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FREQUENCY AND CLINICAL PRESENTATION OF CEREBELLOPONTINE ANGLE TUMORS: AN EXPERIENCE IN DEPARTMENT OF NEUROSURGERY LADY READING HOSPITAL PESHAWAR.

Byline: Seema Zahid, Wefaq Ullah, Zahid Khan and Mumtaz Ali

ABSTRACT

Objective: To determine the frequency and clinical presentation of cerebellopontine (CP) angle tumors in Department of Neurosurgery, Lady Reading Hospital Peshawar.

Methodology: Descriptive cross sectional study was conducted from July 2014 to June 2015(one year) in Department of Neurosurgery, Lady Reading Hospital Peshawar. All patients having primary CP Angle tumors were included. patients having recurrent CPA tumor, vascular pathology and CP angle tumors managed conservatively were excluded. Data of the target population was then collected on a designed profarma from the hospital charts, radiology and histopathology reports. Patients were analyzed on the basis of age and gender. Data was entered into statistical program SPSS 16 and was expressed in percentages. Data was presented in different tables.

Results: 14 patients (53.85%) out of 26 were female and 12 patients (46.15%) were male with male to female 1:1.7. Eight cases (30.77%) were below 40 years and 18 cases (69.23%) were above 40 years with mean age of 42 years. Eighteen (18) cases (69.23%) were acoustic neuroma and 4 cases (15.38%) were meningioma, 3 cases (11.54%) were epidermoid and 1 case (3.85%) was arachnoid cyst. The most common presenting symptom was hearing loss which accounts for 69.23%. It is followed by headache (53.85%), tinnitus and disequilibrium (38.46%) each, papilledema (30.77%), vomiting, visual impairment and facial weakness (23.08%) each, diplopia and nystagmus (15.38%) each and focal deficit (7.69%).

Conclusion: The most common cerebellopontine angle tumor is acoustic neuroma which is followed by meningioma, epidermoid and arachnoid cyst. The most common presenting symptom is hearing loss which is followed by headache, tinnitus and disequilibrium.

Key Words: Cerebellopontine angle tumor, Acoustic neuroma, Epidermoid, Arachnoid, Meningioma

INTRODUCTION

Tumors of the cerebellopontine (CP) angle are usually benign and their complete removal leads to the healing of the patient. However, because of the very complex anatomical structure of the area and the severity of the neurological dysfunction in case of iatrogenic damage, surgery in the CP angle has always been a challenge. The first successful complete removal of a CP angle tumor was performed in1894 by Sir Charles Balance. The tumor was approached via right posterior fossa craniectomy and removed with the finger inserted in an unsterile fashion between the pons and the tumor. Although the patient had facial anesthesia and complete facial palsy, he recovered from surgery and was alive for at least 18 years1. Krause used for the first time faradic stimulation to differentiate the facial from the audiovestibular nerve2.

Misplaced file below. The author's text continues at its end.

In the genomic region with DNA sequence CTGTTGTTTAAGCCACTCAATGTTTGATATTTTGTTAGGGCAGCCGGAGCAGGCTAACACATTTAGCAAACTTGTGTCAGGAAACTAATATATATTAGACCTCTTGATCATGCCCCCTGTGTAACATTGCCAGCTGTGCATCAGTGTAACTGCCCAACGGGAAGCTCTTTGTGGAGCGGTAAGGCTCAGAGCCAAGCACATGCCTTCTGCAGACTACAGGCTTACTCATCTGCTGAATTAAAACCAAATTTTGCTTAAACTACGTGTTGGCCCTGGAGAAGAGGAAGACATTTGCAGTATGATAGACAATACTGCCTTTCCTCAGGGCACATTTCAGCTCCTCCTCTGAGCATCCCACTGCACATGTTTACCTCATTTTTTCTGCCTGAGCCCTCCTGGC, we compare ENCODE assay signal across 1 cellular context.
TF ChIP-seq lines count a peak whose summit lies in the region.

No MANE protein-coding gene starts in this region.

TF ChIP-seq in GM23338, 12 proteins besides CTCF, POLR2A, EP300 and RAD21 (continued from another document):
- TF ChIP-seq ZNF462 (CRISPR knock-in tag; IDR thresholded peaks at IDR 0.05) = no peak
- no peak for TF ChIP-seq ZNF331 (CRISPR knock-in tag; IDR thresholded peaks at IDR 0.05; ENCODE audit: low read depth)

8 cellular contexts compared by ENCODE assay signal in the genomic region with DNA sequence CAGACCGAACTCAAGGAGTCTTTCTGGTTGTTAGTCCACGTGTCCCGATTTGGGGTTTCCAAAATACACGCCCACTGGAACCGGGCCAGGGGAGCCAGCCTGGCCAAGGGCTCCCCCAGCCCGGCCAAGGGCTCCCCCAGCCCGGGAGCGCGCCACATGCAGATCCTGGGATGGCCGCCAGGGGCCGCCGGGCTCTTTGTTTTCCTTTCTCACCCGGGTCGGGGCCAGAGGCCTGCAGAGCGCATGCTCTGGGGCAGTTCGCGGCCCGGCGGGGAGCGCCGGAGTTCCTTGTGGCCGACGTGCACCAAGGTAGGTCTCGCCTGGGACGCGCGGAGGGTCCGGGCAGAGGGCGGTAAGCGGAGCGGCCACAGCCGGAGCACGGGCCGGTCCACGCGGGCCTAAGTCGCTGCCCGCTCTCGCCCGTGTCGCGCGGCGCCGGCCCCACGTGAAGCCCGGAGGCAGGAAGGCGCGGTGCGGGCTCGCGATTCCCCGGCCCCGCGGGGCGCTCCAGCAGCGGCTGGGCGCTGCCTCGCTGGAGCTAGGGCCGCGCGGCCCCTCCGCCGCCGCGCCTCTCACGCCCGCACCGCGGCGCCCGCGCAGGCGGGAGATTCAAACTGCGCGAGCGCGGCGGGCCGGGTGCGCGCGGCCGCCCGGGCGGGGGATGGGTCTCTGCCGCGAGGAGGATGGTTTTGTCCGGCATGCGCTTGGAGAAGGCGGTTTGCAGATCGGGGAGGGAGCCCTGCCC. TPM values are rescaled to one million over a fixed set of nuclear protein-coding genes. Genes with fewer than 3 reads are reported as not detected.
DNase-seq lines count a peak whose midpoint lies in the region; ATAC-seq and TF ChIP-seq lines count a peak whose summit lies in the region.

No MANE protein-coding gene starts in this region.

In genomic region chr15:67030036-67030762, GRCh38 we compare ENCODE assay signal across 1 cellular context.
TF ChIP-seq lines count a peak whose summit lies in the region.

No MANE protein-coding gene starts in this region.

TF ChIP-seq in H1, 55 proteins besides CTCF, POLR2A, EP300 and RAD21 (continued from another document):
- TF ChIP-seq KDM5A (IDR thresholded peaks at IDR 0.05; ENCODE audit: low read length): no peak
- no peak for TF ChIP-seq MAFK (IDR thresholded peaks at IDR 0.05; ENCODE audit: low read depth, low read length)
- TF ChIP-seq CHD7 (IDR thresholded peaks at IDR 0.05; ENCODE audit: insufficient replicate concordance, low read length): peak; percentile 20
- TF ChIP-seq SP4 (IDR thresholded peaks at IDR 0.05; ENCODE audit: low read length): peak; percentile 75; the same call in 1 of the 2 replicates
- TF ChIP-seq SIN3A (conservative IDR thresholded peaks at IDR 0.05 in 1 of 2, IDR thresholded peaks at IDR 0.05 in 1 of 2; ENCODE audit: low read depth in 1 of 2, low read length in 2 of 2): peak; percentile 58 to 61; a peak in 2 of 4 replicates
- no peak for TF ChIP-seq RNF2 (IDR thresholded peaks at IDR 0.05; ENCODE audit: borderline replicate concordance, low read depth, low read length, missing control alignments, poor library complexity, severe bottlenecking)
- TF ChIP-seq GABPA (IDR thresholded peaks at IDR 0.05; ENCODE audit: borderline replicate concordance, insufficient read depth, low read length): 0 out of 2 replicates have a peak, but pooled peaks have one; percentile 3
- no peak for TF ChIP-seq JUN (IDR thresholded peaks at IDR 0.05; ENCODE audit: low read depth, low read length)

Tumors of the CP angle account for 5-10% of all intracranial neoplasms3. Vestibular schwanomas are the most common CP angle tumor and account for 80-94% of them, followed by meningiomas (3-10% of CP angle tumors) and the epidermoids (2-4%)4. Much rarer primary tumors are schwannomas of other cranial nerves: of the trigeminal nerve, of the facial nerve, or of the caudal cranial nerves; paragangliomas, chordomas, chordosarcomas, arachnoid or neurenteric cysts, dermoid tumors, and metastases5. The CP angle could be secondarily involved by tumors extending from the brainstem or fourth ventricle: gliomas, ependymomas, choroid plexus papillomas, medulloblastomas, or lymphomas.

Vestibular schwanomas (VSs) are classified either according to their maximal size or according to the degree of their extension into the CP angle. They are commonly divided into five categories: intrameatal, tumors up to 1 cm, from 1 to 2.5 cm, from 2.5 to 4 cm, or larger than 4 cm6. Much more important than the size is the extent of the tumor in the CP angle, as well as the presence and severity of brainstem compression7. Intrameatal tumors present clinically with vestibulocochlear nerve dysfunction: hearing loss, tinnitus, or vestibular dysfunction. Hearing loss is usually of insidious onset and is the most frequent symptom, observed in up to 95% of the patients. Audiograms reveal high-frequency sensorineural hearing loss. Vestibular symptoms frequently are not recognized by the patients, but are always discovered with special testing. During the cisternal stage progressive hearing loss might be observed. A sense of disequilibrium gradually replaces the vertigo.

Later on trigeminal symptoms, headache, ataxia, and obstructive hydrocephalus develop. With further brainstem compression, contralateral long tract signs, severe gait disturbance, lower cranial nerve palsies, and signs of intracranial hypertension appear.

By performing this study we will be able to know about the frequency of CP angle tumors and to know about the clinical features of CP angle tumors as well.

METHODOLOGY

Descriptive cross sectional study was conducted from July 2014 to June 2015 (one year) in Department of Neurosurgery Lady Reading Hospital Peshawar. All the patients having primary CP Angle tumors were included. Patients having recurrent CPA tumor, vascular pathology and tumors other than CPA were excluded. Data of the target population was then collected on a designed profarma from the hospital charts, radiology and histopathology reports. Patients were analyzed on the basis of age and gender. Age wise patient were distributed into two groups i.e. above 40 years and below 40 years of age. Data was entered into statistical program SPSS 16 and was expressed in percentages. Data was presented in different tables.

RESULTS

We included 26 patients of primary CP angle tumor. Gender and age wise distribution is shown in table 1 and 2 respectively. 18 cases (69.23%) were acoustic neuroma and 4 cases (15.38%) were meningioma, 3 cases (11.54%) were epidermoid and 1 case (3.85%) was arachnoid cyst.